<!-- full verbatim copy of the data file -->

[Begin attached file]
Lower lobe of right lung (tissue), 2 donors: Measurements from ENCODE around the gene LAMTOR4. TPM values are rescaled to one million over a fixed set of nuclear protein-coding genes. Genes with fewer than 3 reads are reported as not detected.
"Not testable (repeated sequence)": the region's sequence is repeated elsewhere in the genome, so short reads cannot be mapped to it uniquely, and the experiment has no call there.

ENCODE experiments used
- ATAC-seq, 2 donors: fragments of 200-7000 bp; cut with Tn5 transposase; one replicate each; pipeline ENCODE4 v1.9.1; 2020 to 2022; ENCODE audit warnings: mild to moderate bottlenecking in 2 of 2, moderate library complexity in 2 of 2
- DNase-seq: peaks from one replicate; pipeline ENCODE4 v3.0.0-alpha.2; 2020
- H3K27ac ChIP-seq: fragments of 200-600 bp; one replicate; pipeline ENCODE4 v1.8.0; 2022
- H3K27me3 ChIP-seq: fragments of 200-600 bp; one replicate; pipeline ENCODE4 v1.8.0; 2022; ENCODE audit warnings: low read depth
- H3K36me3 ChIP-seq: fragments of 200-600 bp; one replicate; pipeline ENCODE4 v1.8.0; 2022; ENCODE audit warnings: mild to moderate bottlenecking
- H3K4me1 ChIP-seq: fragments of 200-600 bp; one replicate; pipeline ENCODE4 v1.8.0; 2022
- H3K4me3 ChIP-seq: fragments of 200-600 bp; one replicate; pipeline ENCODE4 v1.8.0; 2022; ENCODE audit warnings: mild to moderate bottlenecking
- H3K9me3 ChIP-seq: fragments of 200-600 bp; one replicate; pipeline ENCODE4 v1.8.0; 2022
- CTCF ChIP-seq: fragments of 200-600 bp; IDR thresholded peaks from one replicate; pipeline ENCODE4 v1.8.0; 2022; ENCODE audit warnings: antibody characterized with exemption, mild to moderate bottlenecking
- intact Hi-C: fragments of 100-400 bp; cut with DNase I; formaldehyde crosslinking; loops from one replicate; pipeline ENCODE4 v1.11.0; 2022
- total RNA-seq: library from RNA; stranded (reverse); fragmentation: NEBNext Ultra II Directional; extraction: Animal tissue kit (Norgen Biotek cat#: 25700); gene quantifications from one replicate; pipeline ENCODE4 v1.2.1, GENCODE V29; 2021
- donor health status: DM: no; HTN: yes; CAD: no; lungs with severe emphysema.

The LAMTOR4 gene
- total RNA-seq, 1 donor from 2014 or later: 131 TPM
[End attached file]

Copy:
Lower lobe of right lung (tissue), 2 donors: Measurements from ENCODE around the gene LAMTOR4. TPM values are rescaled to one million over a fixed set of nuclear protein-coding genes. Genes with fewer than 3 reads are reported as not detected.
"Not testable (repeated sequence)": the region's sequence is repeated elsewhere in the genome, so short reads cannot be mapped to it uniquely, and the experiment has no call there.

ENCODE experiments used
- ATAC-seq, 2 donors: fragments of 200-7000 bp; cut with Tn5 transposase; one replicate each; pipeline ENCODE4 v1.9.1; 2020 to 2022; ENCODE audit warnings: mild to moderate bottlenecking in 2 of 2, moderate library complexity in 2 of 2
- DNase-seq: peaks from one replicate; pipeline ENCODE4 v3.0.0-alpha.2; 2020
- H3K27ac ChIP-seq: fragments of 200-600 bp; one replicate; pipeline ENCODE4 v1.8.0; 2022
- H3K27me3 ChIP-seq: fragments of 200-600 bp; one replicate; pipeline ENCODE4 v1.8.0; 2022; ENCODE audit warnings: low read depth
- H3K36me3 ChIP-seq: fragments of 200-600 bp; one replicate; pipeline ENCODE4 v1.8.0; 2022; ENCODE audit warnings: mild to moderate bottlenecking
- H3K4me1 ChIP-seq: fragments of 200-600 bp; one replicate; pipeline ENCODE4 v1.8.0; 2022
- H3K4me3 ChIP-seq: fragments of 200-600 bp; one replicate; pipeline ENCODE4 v1.8.0; 2022; ENCODE audit warnings: mild to moderate bottlenecking
- H3K9me3 ChIP-seq: fragments of 200-600 bp; one replicate; pipeline ENCODE4 v1.8.0; 2022
- CTCF ChIP-seq: fragments of 200-600 bp; IDR thresholded peaks from one replicate; pipeline ENCODE4 v1.8.0; 2022; ENCODE audit warnings: antibody characterized with exemption, mild to moderate bottlenecking
- intact Hi-C: fragments of 100-400 bp; cut with DNase I; formaldehyde crosslinking; loops from one replicate; pipeline ENCODE4 v1.11.0; 2022
- total RNA-seq: library from RNA; stranded (reverse); fragmentation: NEBNext Ultra II Directional; extraction: Animal tissue kit (Norgen Biotek cat#: 25700); gene quantifications from one replicate; pipeline ENCODE4 v1.2.1, GENCODE V29; 2021
- donor health status: DM: no; HTN: yes; CAD: no; lungs with severe emphysema.

The LAMTOR4 gene
- total RNA-seq, 1 donor from 2014 or later: 131 TPM